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County of Christian, Kentucky. Historical and Biographical. Edited by William Henry Perrin. Illustrated. F. A. Battey Publishing Co., Chicago and Louisville. 1884. Union Schoolhouse Precinct.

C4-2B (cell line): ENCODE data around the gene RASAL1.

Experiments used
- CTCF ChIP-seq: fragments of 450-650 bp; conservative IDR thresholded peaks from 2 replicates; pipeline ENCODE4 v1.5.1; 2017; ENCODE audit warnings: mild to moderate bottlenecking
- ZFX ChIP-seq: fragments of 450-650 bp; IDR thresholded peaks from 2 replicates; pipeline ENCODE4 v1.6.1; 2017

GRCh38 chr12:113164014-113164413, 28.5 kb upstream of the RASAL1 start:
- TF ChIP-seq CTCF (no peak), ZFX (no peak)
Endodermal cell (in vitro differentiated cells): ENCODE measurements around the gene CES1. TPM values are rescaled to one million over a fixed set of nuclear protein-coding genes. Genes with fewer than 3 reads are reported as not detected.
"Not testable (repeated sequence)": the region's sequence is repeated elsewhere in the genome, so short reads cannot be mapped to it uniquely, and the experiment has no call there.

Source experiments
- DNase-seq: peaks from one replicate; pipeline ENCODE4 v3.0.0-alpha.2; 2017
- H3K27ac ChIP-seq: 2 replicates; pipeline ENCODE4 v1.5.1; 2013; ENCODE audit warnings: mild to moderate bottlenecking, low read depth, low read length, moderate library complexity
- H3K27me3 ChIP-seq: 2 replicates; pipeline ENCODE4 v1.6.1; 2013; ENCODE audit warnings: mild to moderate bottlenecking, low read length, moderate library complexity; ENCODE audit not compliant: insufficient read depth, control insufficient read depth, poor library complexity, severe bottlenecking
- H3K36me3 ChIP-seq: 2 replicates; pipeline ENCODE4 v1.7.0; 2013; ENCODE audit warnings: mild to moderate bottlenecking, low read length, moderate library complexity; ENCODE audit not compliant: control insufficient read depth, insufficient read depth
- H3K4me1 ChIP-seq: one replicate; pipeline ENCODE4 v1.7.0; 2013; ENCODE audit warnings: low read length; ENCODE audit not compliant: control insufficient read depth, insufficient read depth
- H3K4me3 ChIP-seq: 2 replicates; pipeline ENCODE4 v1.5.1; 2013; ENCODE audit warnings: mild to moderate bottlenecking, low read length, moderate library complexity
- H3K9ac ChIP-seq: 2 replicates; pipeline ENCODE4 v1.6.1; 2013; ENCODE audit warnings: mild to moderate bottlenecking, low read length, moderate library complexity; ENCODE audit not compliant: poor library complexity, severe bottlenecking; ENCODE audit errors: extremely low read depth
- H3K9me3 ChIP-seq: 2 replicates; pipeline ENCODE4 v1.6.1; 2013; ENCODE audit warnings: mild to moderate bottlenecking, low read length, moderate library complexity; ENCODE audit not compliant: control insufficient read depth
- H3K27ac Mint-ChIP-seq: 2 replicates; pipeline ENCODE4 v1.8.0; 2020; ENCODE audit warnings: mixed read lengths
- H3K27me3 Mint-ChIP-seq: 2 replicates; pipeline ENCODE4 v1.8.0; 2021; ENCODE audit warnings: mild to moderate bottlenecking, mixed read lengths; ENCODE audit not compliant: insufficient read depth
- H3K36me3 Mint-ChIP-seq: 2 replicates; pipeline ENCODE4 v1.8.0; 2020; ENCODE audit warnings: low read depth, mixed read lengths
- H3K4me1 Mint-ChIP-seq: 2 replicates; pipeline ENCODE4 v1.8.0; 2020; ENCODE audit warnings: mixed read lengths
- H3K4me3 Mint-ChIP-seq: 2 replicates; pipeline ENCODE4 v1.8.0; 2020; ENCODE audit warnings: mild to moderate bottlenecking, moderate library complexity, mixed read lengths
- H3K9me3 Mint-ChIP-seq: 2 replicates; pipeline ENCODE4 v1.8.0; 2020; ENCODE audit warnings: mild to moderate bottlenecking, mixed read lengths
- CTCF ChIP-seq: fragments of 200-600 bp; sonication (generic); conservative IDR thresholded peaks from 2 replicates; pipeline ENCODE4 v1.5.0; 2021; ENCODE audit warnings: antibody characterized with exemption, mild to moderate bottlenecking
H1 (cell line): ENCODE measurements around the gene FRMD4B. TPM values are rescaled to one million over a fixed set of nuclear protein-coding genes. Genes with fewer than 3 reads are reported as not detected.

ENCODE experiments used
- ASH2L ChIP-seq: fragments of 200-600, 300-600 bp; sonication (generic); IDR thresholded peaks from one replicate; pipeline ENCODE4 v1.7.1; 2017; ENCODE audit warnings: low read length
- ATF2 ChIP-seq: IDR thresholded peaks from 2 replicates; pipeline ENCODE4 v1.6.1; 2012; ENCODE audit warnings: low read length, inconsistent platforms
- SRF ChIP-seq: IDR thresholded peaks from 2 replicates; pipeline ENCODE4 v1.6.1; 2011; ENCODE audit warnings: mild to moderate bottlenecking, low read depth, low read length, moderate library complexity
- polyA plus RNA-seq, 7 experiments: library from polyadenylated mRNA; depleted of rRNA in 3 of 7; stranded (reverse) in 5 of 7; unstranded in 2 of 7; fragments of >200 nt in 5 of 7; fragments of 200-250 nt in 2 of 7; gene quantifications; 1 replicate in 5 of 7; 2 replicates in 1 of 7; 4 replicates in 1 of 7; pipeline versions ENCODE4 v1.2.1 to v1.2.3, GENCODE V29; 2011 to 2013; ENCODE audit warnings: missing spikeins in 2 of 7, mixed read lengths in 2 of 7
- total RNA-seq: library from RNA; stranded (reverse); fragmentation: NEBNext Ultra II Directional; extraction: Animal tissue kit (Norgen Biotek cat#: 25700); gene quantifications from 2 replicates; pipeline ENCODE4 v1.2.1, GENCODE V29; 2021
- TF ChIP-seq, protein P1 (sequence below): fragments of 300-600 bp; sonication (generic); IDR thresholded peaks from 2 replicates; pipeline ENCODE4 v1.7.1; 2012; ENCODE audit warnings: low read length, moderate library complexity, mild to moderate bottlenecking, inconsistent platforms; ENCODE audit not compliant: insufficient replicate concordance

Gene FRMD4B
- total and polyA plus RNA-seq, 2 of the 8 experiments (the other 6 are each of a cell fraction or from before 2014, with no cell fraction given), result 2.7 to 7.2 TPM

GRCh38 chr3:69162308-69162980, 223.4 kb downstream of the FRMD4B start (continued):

WILLIAM D. SUMMERS was born in Christian County, Ky., October 25, 1850, and is the youngest of a family of twelve children born to William and Harriet A. Summers. His father, who was a native of Fairfax County, Va., from whence he removed in 1828, settled in Christian County, Ky., on the place known as the Rosedale farm. Here he engaged in farming to the close of his life, which terminated in 1875. He was one of the most practical and systematic farmers in the county. His social qualities were of the highest order, kind and hospitable to all, and especially to the ministers of the Gospel, who ever found his home open to their entertainment. But it was in the privacy of his own family that his true character shone brightest, being a most devoted husband and father. His wife, Harriet A. Summers, was born in Sumner County, Tenn., and still survives him. She is now a member of the family of her son, William D., and for the past fifty years has been a devoted member of the Methodist Church. William D. Summers was educated principally in the Kentucky University of Lexington, and since 1871 has devoted his time and energy to the pursuits of the farm. In this industry of all industries, he has proven himself a master hand. To him belongs the credit of introducing hay-presses into the county, thus giving an impetus to that department of agriculture which the county hitherto had not known. This he did in May, 1881, and in the season of 1883 he alone produced a crop of 800,000 pounds of hay. He also, by his personal influence, carried to successful issue the plan for construction the macadamized road from Hopkinsville to his farm. It is not a selfish interest that calls into action the native energy of this sterling man, but the result of his enterprise is such as to secure lasting good to the community of which he is an honored member. In 1879, chiefly through his influence and by his means, a good schoolhouse was erected in his district, supplying a want which for several years had been seriously felt by the public. Good roads, good schools and churches are the foundation of commerce, intelligence and religion. These are the corner-stones of progress and prosperity; to foster and encourage them is the duty of all mankind, is indeed a sacred trust for the faithful discharge of which every citizen is personally responsible. Mr. Summers was married in the city of Nashville, Tenn., December 6, 1871 to Miss Amanda Broady, who died two years subsequently leaving one son – Leslie A. Summers. His present wife, to whom he was married in 1876, was Miss Julia, youngest daughter of A. D. and Sidney Bowles. They have one child, a daughter, named Lady S. Summers.